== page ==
12. NTID will provide funding to stimulate faculty and student research into social justice issues within the deaf and hard-of-hearing community with an emphasis on identifying ways to address systematic racism. The NTID Office of Diversity and Inclusion, along with the Research Division of NTID, will establish a process for reviewing proposals. This will provide faculty scholars with an opportunity to mentor students who wish to pursue research interests in this area. 
  13. NTID will continue to seek guidance, support and partnerships with national organizations representing the ALANA deaf and hard-of-hearing community.

 

AALANA student success through increasing persistence and graduation rates

Action Steps
  1. Conduct a scientifically based review of standardized tests used for admissions and placement decisions regarding NTID-supported students; recommend changes in test selection, usage, practice, and/or policy in light of any findings of bias based on ethnicity, preferred language, socioeconomic status, or other consumer characteristics that detract from tests’ reliability and validity, including face validity.
  2. Create and implement academic access and success pathways that engage AALANA students and their families, beginning in middle school and continued engagement through their degree programs at RIT/NTID. This will include AALANA students participating in at least one intensive summer or academic year outreach activity offered through the NTID Regional STEM Center at Alabama Institute for Deaf and Blind and at NTID. Learn more about NTID’s transition programming that was initiated in 2019.
  3. Expand NTID’s dual-enrollment program (Project Fast Forward) in partnership with high schools that serve AALANA communities.
  4. Work with RIT to implement requirement that all NTID freshman participate in an anti-racism program as part of first year experience.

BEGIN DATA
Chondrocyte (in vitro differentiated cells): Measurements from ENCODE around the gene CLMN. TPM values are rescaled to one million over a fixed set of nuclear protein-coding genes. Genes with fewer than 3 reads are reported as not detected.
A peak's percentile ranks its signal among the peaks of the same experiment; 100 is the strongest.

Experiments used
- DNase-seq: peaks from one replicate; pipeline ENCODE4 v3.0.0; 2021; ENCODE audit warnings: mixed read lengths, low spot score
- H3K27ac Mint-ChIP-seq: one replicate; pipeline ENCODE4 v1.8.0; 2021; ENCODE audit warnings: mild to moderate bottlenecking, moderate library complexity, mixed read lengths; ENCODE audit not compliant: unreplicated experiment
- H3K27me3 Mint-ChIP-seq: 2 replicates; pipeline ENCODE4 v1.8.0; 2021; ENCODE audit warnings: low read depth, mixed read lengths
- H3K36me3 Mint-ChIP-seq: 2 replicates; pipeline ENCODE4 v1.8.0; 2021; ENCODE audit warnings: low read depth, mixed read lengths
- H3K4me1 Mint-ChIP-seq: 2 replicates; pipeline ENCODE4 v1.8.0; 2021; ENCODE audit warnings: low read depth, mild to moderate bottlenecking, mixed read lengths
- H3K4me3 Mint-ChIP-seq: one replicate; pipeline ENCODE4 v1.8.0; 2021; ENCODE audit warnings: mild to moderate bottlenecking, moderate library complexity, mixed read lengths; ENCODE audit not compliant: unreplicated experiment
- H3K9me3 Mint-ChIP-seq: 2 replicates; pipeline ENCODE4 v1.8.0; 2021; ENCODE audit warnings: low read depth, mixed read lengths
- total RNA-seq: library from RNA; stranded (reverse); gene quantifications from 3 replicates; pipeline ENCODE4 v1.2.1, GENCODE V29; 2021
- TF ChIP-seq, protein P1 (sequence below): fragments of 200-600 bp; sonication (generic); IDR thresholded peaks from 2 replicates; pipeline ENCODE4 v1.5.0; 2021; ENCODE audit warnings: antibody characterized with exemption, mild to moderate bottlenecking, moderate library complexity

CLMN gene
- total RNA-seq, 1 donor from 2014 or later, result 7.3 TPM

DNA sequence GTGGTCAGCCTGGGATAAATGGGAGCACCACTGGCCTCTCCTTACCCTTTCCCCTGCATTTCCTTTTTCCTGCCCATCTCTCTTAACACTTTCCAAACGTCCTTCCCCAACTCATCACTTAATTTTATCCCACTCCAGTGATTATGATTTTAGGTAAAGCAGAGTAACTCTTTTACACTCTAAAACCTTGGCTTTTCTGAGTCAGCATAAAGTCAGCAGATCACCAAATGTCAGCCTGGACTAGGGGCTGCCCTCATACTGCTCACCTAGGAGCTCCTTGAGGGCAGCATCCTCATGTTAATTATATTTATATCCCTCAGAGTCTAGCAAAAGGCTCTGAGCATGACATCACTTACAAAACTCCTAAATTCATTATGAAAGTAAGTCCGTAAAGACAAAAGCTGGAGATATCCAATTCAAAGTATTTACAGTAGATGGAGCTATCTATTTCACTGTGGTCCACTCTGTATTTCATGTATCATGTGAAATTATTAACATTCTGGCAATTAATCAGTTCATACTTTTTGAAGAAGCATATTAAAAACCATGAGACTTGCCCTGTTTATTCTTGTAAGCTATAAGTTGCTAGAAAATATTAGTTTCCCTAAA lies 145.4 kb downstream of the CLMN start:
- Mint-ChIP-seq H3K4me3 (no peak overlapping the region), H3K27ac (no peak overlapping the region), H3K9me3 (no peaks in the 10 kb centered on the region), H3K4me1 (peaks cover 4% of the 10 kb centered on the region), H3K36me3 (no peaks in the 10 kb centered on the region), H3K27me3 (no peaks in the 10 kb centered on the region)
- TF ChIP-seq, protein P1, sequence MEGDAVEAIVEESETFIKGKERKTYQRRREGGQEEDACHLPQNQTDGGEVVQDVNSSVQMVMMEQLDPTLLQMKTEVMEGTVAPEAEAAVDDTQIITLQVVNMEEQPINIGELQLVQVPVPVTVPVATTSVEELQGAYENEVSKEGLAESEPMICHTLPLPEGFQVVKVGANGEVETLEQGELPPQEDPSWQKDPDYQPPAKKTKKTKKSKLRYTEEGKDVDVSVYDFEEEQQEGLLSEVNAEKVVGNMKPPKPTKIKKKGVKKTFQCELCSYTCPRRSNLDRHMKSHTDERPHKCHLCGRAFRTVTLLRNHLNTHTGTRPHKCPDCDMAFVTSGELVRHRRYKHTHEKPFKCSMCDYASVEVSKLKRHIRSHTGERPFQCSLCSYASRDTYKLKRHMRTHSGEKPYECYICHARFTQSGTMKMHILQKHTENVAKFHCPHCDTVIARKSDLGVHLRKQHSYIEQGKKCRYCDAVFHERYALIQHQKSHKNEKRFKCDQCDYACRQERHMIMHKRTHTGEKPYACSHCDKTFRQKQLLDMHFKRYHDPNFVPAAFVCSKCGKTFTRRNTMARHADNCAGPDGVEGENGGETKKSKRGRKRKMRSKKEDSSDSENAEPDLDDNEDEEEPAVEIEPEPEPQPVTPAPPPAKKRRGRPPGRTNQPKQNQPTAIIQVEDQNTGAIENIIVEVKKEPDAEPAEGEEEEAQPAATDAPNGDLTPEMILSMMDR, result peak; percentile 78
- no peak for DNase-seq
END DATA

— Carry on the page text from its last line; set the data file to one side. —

5. Update curriculum to include courses related to anti-racism and social justice for NTID students at all degree levels. Courses may be classified in one of the general education perspectives so they satisfy degree graduation requirements. Explore establishing a certificate program in the area of equity and social justice. Provide support to AALANA faculty and staff to lead and teach in these efforts.
  6. Establish MSSE scholarships for 5-10 students from disadvantaged economic backgrounds or who have a strong record of inclusion and helping others scale barriers, in order to help address the critical national shortage of ALANA teachers in deaf education, particularly in STEM fields. Schools for the deaf nationally report ALANA teacher representation rates of 4%. MSSE will expand online, outreach and summer programming to serve and support non-traditional students.
  7. Establish ASLIE scholarships for 5-10 interpreting students from disadvantaged economic backgrounds or who have a strong record of inclusion and helping others scale barriers, in order to help address the critical national shortage of ALANA interpreters. Explore opportunities to start locally and link this in some way with RIT’s Rochester City Scholars program. Invest in additional mentoring or retention programs for ASLIE. Explore how NTID can serve and support non-traditional students in the ASLIE program.